(b) Which occasion is being talked about here? Ans: A wedding ceremony in the neighbouring village of the narrator is being talked about here. (c) What led to ‘savouring freedom’ ? Ans: The narrator and her cousins enjoyed the freedom they experienced in the wedding ceremony in their neighbouring village.

  1. Ques 3. “She bent down and touched my feet.
  2. I was surprised and taken aback.” (a) Who bent down to touch narrator’s feet? Ans: Her grandmother bent down to touch narrator’s feet.
  3. B) What was the ‘feeling within’ when ‘she’ touched the girl’s feet? Ans: It was the feeling of respect for a teacher who had taught her to read Kannada alphabet.

(c) What had the speaker done ? Ans: The speaker had taught her grandmother to read Kannada alphabets so that she was able to read ‘Kashi Yatre’. SHORT ANSWER QUESTIONS Ques 1. Why could the grandmother not be educated? Give reasons. Ans: When the grandmother was young, education for girls was not considered as essential, so she was never sent to the school.

Moreover, she got married at a very young age and had a busy life. Later, when she had grandchildren, she just felt happy cooking and feeding them. So, her education was never thought of by anyone. Ques 2. For what did the grandmother set Dussehra festival as a deadline? Ans: In the absence of her granddaughter, the grandmother had felt too dependent and helpless as she could not read the next episode of ‘Kashi Yatre’.

Due to this miserable feeling, she decided to learn the Kannada alphabet for which she kept Dussehra as the deadline, by then she should be able to read ‘Kashi Yatre’ on her own. Ques 3. Explain the statement, “I knew then that my student had passed with flying colours” in the context of the lesson.

Ans: When the granddaughter gave the novel to her grandmother, she opened it and read immediately the title ‘Kash Yatre’ by Triveni and the publisher’s name. The author knew then that her student had passed with flying colours, i.e., she had been successful at learning the Kannada alphabet. Ques 4. The grandmother remained steadfast in her decision despite her granddaughter’s mockery? Why? Ans: In spite of her granddaughter’s mockery, the grandmother remained steadfast in her decision to study because she believed that if one is determined for a good cause, one can overcome any obstacle irrespective of the age.

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She was determined to learn the alphabet, no matter how much hard work she would have to do for it. Ques 5. Describe the grandmother’s desperation when she was not able to read ‘Kashi Yatre’. Ans: When the grandmother was not able to read ‘Kashi Yatre’, she felt a vacuum in her life.

She was a tough lady and had never cried even in the most difficult situations, but she cried at the helplessness of not being able to read. This desperation led her to decide upon learning the alphabet, even though she was sixty-two-years old. Ques 6. But I know it was not possible. If only I was educated enough.

Describe the circumstances that made the grandmother realize the importance of education. Ans: When grandmother was young, education for girls was not considered as essential, so she never went to school. Once her granddaughter presented her ‘Kashi Yatre’ which had been published as a serial in a magazine.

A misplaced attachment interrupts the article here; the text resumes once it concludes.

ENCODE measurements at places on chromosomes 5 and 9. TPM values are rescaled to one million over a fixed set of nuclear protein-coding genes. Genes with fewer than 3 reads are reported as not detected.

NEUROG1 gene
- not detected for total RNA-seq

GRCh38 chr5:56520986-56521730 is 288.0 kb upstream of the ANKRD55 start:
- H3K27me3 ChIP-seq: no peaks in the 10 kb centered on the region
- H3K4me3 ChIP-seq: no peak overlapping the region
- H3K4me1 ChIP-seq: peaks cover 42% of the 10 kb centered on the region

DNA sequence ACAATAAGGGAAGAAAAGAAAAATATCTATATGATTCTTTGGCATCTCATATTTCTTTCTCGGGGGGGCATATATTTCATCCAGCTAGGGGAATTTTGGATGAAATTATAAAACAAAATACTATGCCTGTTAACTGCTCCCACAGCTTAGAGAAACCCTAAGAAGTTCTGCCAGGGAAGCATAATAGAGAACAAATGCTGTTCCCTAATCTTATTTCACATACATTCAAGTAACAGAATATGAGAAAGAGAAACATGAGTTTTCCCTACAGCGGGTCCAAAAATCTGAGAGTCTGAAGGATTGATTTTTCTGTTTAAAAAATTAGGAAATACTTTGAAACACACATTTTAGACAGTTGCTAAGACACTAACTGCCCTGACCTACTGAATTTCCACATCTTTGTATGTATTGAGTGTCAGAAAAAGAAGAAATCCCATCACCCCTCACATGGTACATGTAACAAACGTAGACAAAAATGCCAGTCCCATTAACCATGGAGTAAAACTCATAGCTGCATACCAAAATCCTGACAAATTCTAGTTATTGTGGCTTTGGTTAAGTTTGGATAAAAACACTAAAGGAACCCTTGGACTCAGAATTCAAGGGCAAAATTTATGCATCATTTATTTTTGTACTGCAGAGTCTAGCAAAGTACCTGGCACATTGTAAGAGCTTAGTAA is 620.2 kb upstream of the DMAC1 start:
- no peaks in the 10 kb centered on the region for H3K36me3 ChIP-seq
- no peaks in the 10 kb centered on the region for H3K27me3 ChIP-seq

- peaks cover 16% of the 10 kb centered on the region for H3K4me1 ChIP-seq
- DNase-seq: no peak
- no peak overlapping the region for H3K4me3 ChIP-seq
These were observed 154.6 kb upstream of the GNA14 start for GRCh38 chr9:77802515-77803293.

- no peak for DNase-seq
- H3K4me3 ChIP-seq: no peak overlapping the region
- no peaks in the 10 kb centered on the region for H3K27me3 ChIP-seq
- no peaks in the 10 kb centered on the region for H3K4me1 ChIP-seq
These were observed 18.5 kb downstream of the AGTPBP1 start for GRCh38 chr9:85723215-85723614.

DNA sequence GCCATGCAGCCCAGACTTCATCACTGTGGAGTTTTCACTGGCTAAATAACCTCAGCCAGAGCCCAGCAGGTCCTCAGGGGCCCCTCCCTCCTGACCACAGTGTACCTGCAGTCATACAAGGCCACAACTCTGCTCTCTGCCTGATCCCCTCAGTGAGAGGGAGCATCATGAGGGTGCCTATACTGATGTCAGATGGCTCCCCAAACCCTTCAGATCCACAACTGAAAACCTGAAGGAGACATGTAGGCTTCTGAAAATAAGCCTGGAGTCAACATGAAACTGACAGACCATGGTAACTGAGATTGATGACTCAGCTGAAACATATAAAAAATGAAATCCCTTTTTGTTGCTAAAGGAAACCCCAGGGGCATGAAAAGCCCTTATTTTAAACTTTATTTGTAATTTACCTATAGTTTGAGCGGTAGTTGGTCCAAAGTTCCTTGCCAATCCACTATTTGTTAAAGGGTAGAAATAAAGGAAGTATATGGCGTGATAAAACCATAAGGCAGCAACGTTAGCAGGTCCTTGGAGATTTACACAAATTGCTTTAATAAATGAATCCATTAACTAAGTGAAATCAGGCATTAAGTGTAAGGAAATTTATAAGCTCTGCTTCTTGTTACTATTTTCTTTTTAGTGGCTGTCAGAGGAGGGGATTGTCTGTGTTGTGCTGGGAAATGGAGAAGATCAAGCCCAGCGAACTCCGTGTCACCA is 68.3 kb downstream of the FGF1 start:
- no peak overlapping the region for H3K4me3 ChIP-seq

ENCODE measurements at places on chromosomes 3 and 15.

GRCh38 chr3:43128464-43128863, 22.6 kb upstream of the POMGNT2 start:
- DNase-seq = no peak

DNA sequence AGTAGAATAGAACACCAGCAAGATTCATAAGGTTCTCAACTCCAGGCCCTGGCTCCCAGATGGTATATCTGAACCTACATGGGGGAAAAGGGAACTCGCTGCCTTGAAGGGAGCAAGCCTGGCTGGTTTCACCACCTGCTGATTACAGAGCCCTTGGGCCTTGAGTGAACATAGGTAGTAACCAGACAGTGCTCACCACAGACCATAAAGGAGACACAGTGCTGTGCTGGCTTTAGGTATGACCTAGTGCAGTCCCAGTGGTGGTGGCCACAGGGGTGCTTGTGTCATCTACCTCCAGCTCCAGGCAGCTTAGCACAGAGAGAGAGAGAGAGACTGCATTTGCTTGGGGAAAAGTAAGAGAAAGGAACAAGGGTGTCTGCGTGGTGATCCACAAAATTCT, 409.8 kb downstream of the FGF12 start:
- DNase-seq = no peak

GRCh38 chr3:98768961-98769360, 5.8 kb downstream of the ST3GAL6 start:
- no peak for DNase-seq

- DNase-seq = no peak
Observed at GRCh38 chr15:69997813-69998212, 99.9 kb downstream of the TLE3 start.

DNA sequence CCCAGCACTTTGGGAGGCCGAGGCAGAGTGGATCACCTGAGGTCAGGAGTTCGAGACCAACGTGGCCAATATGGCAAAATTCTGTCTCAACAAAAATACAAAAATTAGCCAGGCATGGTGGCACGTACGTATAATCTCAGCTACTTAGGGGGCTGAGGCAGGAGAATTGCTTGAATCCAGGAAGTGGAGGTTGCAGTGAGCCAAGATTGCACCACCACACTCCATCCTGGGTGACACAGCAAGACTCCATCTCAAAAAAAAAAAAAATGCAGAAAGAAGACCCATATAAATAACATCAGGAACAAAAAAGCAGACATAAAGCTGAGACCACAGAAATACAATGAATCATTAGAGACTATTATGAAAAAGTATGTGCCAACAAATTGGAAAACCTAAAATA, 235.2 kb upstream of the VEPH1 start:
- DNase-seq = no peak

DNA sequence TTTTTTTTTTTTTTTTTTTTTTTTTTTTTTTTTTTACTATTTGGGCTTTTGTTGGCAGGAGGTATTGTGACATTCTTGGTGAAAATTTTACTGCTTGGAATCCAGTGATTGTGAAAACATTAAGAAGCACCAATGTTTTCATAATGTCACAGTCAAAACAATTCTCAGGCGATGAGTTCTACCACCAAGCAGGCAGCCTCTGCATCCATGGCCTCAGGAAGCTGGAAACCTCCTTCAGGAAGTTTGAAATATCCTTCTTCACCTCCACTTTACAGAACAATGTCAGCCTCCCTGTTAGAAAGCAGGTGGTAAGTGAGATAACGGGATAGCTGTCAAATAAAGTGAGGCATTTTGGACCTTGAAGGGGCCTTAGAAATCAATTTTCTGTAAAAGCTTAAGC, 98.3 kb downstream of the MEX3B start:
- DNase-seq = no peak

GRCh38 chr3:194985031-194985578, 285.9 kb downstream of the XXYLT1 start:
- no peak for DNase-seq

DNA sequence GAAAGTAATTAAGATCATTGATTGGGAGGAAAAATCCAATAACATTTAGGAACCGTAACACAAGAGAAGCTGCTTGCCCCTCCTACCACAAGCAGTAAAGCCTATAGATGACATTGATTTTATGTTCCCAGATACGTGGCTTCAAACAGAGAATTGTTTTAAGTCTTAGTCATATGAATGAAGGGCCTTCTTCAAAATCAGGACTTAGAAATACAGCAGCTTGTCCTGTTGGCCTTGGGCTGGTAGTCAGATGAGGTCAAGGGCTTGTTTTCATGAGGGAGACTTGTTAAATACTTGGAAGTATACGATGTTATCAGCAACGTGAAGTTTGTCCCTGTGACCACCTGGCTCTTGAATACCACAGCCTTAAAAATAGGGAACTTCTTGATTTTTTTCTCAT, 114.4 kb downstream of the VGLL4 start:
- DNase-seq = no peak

1. She identified herself with the protagonist.
  2. Her granddaughter used to read the story to her.
  3. Once her granddaughter was away.
  4. She was unable to read ‘Kashi Yatre’, she felt a vacuum in her life.
  5. Then she realized the importance of education. Ques 7.
  6. What major Hindu belief did Triveni revolve her story around? Ans: The story revolves around a belief, prevailing among most of the Hindus, that going to Kashi and worshipping Lord Vishweshawara is the ultimate ‘Nirvana’.

‘Kashi Yatre’ is a story of an old lady’s struggle who had a strong desire to go to Kashi but could not do so because she spent the money she had saved for the purpose of helping a poor girl getting married.
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Why was the grandmother distressed by the education?

The author’s grandmother was unhappy after knowing that the things taught to him at school were related to western science and learning. Secondly, she did not believe such things that were taught at his new school. She was disturbed that there was no teaching about God and scriptures.
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Why did grandmother hate modern teaching and music?

Explanation: The grandmother did not like the teachings in English School as they focused more on the western form of education. They never taught about God and scriptures. She didn’t appreciate the music to be taught in the schools.
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What type of education did grandmother like to be given to children?

What was grandmother’s concept of proper education of children?

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Posted by Daksh Aggarwal 1 year, 7 months ago CBSE > Class 11 > English Core

2 answers

Angel Audichya 1 year, 7 months ago In the grandmother’s opinion, the proper education for a child meant learning the scriptures and being taught about god.2 Thank You Kirti Deshwal 1 year, 7 months ago The narrators grandmother was a very religious kind of a person and was a very simple kind of a lady,She opinion,the proper education for a child meant learning of scriptures and being taught about God.1 Thank You ANSWER